International Mobility Decisions for Graduates in Science and Engineering: The Case-study of India

Metka Hercog, Center for Cooperation and Development, EPFL

Faced with a situation in which countries compete for international students, it becomes especially important to understand students’ preferences regarding migration behaviour. This is important for all actors involved in international higher education, including educational institutions, governments and employers in receiving as well as in sending countries. Knowledge of decisive factors for mobility helps competitors for highly-skilled migrants in attracting people, and contributes to understanding why certain countries attract dominant shares of foreign students while other countries, in spite of increased efforts to attract students, have not been so successful.This seminar presents a case study of India, an important player in student mobility with 5.5% of the global total of internationally mobile students and a threefold increase of the last decade. It includes a quantitative and qualitative analysis aimed at understanding the drivers of student mobility from India in terms of a) general intentions to move and b) destination-specific migration intentions. Whether a student plans a career in academia or wants to work in a company has a decisive influence on where they see themselves in the near future. Especially students at universities focused on applied work are more likely to get hired by companies in India straight after their studies. The aspects put forward by the New Economics of Labour Migration, which highlight the importance of stability and social security, as well as the aspects of amenities literature about the attractive local environment turn out to be secondary in the importance of preferences for the place of living. Parents’ support is crucial for moving abroad, in moral as well as in financial terms. Tight social networks involve obligations which may undermine individual economic initiatives, therefore family support for moving abroad is essential. Non-kinship migrant networks turn out to be most relevant for increasing aspirations. Information on new destinations is more likely to spread through relatively weak connections such as colleagues and not through close contacts. We find out that students who would choose any of the continental European countries as a preferred destination have either been abroad in the past or have colleagues abroad which can be used as bridgeheads. Especially countries which are missing exisiting Indian networks should focus on fostering international cooperation of universities and research institutes and encourage student exchange programmes to faciliate the initial stages of network creation.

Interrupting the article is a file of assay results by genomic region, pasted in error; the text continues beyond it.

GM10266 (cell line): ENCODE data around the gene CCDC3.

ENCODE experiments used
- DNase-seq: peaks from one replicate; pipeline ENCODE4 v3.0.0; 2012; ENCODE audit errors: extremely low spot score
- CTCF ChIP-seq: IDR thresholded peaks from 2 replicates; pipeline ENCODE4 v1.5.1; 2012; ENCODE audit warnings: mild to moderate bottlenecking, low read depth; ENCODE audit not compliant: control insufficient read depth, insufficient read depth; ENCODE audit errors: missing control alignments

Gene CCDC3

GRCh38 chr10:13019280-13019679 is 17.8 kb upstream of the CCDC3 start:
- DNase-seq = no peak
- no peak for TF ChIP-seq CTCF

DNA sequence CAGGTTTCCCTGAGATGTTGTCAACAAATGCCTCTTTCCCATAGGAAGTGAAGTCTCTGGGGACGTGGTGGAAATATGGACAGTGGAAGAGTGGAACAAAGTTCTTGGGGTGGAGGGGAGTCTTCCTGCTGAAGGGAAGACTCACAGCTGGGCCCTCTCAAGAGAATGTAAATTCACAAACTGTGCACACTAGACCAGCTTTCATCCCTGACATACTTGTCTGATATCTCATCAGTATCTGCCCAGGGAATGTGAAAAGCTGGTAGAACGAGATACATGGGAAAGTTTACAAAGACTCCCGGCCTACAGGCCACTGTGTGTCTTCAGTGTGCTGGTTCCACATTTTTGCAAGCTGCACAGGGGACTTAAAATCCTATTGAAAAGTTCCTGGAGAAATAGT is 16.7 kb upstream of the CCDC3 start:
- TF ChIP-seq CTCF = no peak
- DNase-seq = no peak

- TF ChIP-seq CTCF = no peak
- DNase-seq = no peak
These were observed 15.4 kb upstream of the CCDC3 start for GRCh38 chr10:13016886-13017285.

Venue: Conference room

Date: 17 October 2012

Time: 12:30 - 13:30  CET